Table 3

The overall route (symptomatic or screened) for CRC in each jurisdiction (%) and place of initial presentation for symptomatic patients

Symptom prompting concern

The proportion (%) of patients and PCPs reporting symptoms are shown in table 4 (for Northern Ireland and Sweden, only patient data were collected). The most common symptom reported by PCP respondents was rectal bleeding (40% of respondents), followed by change in bowel habit. While every third patient indicated fatigue as a key symptom, it was rarely reported by PCPs.

Table 4

The symptoms experienced by patients before presentation and the presenting symptoms seen by the PCP for the 2361 patients aged 40 or over with a first diagnosis of CRC who had a symptom-based diagnosis

Time intervals

The median patient interval varied from 21 days (Denmark) to 49 days (Wales) (table 5). Table 6 shows the adjusted patient median interval was 25 days shorter in Denmark than in Wales; none were longer compared with Wales (online supplementary files 6).

Supplementary file 6

Table 5

The time intervals (days) for each of the 10 jurisdictions depicted as median, 75th and 90th percentiles

The median primary care interval was 12 days in Norway (table 5), statistically significantly longer than Wales (table 6). For the 10% of patients waiting longest for referral, the longest intervals were observed in Manitoba, Victoria and Scotland (210, 128 and 93 days, respectively) (table 5). This interval at the 90th percentile was either 4 months (Manitoba) or 1 month (Victoria and Scotland) longer than in Wales (table 6).

Table 6

Analyses of the differences in intervals (days) between Wales as the reference and the other nine jurisdictions

The median diagnostic interval for symptomatic patients ranged from 27 to 28 days in Denmark and Victoria to 76 days in Manitoba. At the 90th percentile it ranged from 4 months in Denmark to 10 months in Ontario (table 5). All jurisdictions had shorter median diagnostic intervals compared with Wales, except Northern Ireland and Manitoba, where the intervals were 5 and 14 days longer, respectively (table 6).

The shortest median treatment intervals for all patients (about 2 weeks) were observed in Denmark, Victoria and Norway. In other jurisdictions this interval was 1 month or more (table 5). All jurisdictions had shorter treatment intervals compared with Wales, except Scotland and Manitoba (table 6).

The median total interval (from first symptom to treatment start) for all patients with CRC was between 74 days (Victoria) and 136 days (Manitoba) (table 5). In Scotland, Denmark, Norway and Victoria, this interval was statistically significantly shorter than in Wales (table 6).

Sensitivity and validity analyses

Changing the cut-off survey completion date from 9 months post-diagnosis to the per-protocol 6 months changed the number of included patients. However, the estimates of routes to diagnosis and time intervals were not significantly altered and the trend was the same as in the main analyses (results not shown). Sensitivity analysis based solely on patient data for those whose reporting on all time intervals was complete did not change the trend (results not shown). Comparing patient and PCP reported routes (screening and symptomatic presentation) and registry data on screening showed that agreement ranged from moderate to almost perfect (kappa 0.59–0.86).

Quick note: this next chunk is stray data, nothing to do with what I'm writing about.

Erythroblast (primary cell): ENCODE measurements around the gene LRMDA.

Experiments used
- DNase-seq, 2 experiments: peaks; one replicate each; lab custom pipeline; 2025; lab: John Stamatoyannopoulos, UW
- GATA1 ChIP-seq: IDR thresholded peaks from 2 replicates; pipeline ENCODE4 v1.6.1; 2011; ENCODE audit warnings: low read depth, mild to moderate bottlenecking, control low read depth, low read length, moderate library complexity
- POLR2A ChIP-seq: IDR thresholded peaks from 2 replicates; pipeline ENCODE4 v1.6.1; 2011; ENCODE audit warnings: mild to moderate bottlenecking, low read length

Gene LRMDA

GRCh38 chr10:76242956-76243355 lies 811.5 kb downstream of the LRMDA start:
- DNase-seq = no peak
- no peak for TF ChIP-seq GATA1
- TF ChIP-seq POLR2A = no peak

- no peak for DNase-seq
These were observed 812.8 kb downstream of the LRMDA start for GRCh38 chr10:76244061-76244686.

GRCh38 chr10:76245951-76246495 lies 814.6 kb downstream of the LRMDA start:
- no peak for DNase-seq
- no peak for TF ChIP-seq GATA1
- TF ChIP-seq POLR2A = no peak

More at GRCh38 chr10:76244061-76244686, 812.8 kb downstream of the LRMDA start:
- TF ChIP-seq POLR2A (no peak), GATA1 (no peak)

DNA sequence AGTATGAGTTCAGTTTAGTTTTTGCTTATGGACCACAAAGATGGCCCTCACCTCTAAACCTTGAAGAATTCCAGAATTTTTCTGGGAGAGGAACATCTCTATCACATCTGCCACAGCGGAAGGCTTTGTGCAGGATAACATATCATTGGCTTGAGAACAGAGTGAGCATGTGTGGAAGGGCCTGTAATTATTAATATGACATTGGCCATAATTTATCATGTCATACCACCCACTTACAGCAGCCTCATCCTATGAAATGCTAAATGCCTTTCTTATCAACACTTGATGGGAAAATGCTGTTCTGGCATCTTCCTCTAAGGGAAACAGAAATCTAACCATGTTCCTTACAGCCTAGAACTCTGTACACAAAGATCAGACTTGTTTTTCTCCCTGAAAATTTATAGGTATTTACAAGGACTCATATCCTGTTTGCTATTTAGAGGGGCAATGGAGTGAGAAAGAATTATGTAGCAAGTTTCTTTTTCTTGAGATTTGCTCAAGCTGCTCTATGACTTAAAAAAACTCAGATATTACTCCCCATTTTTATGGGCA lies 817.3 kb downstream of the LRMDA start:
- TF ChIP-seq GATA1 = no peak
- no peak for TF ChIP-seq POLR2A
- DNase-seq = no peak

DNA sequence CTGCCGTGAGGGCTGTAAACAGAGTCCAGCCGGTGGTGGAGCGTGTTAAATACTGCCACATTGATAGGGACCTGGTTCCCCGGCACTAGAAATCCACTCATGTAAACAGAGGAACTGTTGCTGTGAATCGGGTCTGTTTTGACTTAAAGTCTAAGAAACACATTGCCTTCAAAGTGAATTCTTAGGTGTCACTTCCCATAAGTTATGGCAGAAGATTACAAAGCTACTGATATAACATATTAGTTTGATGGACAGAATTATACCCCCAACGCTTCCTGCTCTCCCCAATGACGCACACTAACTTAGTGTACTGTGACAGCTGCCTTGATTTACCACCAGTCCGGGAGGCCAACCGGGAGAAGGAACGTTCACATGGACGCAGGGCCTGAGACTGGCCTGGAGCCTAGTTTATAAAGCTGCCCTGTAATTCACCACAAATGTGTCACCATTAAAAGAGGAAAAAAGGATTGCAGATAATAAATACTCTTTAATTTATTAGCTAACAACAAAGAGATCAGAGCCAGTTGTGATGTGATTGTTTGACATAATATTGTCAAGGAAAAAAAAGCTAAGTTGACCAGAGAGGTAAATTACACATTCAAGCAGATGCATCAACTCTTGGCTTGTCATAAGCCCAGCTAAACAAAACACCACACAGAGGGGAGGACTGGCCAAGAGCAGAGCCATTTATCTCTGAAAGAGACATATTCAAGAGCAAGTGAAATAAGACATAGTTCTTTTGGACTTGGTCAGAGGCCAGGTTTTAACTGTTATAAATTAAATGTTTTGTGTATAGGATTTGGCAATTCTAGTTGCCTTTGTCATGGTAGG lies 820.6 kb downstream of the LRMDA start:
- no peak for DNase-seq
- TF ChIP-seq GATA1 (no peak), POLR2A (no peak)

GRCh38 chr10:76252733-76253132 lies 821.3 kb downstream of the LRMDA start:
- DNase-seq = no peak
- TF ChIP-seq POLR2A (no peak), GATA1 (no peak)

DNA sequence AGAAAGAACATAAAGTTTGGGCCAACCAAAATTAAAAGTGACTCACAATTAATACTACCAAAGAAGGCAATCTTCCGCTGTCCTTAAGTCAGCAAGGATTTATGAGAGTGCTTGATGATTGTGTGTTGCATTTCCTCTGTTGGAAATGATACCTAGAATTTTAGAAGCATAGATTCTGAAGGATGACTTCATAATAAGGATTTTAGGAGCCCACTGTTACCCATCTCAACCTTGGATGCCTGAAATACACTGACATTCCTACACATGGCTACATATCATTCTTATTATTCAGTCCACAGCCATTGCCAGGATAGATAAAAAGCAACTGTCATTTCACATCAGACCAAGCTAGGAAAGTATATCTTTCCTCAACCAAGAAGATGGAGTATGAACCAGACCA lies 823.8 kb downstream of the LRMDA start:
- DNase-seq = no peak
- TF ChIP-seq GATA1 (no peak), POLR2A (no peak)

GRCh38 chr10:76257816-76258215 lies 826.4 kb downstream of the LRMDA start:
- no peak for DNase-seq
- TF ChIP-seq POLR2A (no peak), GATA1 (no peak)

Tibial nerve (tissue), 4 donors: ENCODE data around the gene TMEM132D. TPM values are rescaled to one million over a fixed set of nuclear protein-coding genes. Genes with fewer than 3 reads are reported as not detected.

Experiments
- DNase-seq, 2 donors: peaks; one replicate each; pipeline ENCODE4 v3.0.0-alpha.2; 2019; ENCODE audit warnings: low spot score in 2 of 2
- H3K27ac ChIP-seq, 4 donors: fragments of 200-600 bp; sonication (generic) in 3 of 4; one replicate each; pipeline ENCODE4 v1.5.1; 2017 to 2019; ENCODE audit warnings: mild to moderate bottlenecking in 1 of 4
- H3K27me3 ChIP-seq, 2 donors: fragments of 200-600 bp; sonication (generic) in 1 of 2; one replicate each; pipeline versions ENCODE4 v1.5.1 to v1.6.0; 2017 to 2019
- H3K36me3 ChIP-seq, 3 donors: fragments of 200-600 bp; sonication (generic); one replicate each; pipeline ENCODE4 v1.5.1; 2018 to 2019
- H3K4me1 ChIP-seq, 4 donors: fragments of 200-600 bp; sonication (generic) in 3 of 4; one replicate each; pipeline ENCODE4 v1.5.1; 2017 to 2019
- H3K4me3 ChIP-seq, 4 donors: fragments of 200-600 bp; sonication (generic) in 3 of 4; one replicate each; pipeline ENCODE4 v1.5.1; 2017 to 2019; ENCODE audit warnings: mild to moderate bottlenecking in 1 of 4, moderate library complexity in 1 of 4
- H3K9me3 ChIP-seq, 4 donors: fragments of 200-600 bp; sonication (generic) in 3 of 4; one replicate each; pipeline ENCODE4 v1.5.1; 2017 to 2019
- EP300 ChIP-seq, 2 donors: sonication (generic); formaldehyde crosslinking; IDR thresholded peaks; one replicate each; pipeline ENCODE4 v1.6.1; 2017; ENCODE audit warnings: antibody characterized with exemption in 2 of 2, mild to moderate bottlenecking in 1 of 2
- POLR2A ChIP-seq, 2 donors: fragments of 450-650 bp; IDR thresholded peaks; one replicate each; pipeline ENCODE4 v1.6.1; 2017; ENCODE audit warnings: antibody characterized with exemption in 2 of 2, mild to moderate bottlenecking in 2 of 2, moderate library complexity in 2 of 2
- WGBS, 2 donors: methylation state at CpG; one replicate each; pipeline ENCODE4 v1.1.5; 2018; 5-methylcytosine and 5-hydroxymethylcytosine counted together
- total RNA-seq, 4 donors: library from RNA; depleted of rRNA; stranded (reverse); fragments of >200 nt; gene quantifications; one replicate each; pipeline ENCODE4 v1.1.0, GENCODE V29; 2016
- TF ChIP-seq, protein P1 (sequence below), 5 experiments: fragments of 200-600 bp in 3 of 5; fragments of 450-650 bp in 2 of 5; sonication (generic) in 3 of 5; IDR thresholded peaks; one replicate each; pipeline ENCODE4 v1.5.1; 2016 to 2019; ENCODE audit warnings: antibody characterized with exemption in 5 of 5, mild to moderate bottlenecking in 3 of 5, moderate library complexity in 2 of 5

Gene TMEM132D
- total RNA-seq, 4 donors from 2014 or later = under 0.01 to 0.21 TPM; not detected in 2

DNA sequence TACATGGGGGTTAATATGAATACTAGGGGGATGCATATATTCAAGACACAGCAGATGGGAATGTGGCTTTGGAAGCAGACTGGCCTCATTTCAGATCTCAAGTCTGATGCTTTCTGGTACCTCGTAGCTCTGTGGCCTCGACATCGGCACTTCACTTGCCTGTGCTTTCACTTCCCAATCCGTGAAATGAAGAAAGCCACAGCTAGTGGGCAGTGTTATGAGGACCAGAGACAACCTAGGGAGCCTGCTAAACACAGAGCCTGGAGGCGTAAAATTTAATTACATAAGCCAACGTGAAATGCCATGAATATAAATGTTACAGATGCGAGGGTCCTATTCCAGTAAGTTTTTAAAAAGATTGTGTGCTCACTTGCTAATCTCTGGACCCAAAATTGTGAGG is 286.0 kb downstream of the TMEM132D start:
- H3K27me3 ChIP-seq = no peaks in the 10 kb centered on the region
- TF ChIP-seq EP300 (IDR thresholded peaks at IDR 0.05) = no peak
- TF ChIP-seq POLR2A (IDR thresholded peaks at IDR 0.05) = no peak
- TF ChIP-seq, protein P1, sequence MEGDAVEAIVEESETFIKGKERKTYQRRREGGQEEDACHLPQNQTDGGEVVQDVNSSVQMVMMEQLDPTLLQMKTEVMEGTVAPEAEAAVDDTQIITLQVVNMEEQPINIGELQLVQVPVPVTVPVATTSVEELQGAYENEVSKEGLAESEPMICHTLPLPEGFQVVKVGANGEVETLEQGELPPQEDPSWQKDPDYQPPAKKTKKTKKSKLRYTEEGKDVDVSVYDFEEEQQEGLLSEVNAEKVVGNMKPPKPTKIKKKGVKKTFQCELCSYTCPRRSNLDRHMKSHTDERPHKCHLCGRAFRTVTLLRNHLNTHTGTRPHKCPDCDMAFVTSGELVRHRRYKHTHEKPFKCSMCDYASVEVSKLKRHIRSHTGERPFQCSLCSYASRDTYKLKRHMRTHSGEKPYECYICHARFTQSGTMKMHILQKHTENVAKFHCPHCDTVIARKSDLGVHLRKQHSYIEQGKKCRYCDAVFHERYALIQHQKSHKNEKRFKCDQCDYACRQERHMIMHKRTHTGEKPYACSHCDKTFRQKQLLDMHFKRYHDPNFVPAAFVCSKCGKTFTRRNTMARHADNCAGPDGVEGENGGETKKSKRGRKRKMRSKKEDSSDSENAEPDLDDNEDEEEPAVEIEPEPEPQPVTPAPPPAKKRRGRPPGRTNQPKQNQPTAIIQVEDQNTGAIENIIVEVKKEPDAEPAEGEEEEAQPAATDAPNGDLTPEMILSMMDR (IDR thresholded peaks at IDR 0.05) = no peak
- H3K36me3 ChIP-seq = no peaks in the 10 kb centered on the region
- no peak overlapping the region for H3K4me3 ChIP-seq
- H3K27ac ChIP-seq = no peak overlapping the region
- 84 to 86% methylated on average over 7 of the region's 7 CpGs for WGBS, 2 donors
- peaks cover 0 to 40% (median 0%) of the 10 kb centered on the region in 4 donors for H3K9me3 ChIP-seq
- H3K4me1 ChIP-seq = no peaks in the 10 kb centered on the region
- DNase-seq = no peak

Comparing the dates between the different data sources showed a high agreement between all data sources for all categories of dates (CCC ≥ 0.95 for date of diagnosis, CCC=0.94 for date of treatment and CCC=0.92 for date of first presentation to primary care). The analysis of the ICBP M4 definition of screening route compared with registry data showed an almost perfect agreement (kappa >0.80) in two jurisdictions and substantial (kappa >0.70) in two jurisdictions (table 3).


Our study showed marked variation in the proportion of screen-detected cancers, lengths of diagnostic and treatment (and total) intervals between jurisdictions. Patient intervals were shortest in Denmark and longest in Wales; longer primary care intervals were present in Norway, Scotland, Manitoba and Victoria. Differences in primary care intervals do not necessarily reflect PCP delay—they may arise from PCPs undertaking more investigations prior to referral. Overall, the differences are marked and suggest the need, in some jurisdictions, for revised diagnostic pathways to reduce the time taken for patients to be diagnosed and treated.

The interval differences did not show an obvious association with earlier reported survival differences—jurisdictions with poorer survival did not consistently show longer intervals, and vice versa.4 While this may question the validity of our findings, and/or the relationship between diagnostic intervals and survival, it is important to note these analyses were several years apart, and there may have been significant health system changes since the survival comparisons. Nevertheless, our study adds to a growing body of evidence on routes to diagnosis and time intervals; there are few similar examples involving multiple countries in the literature.29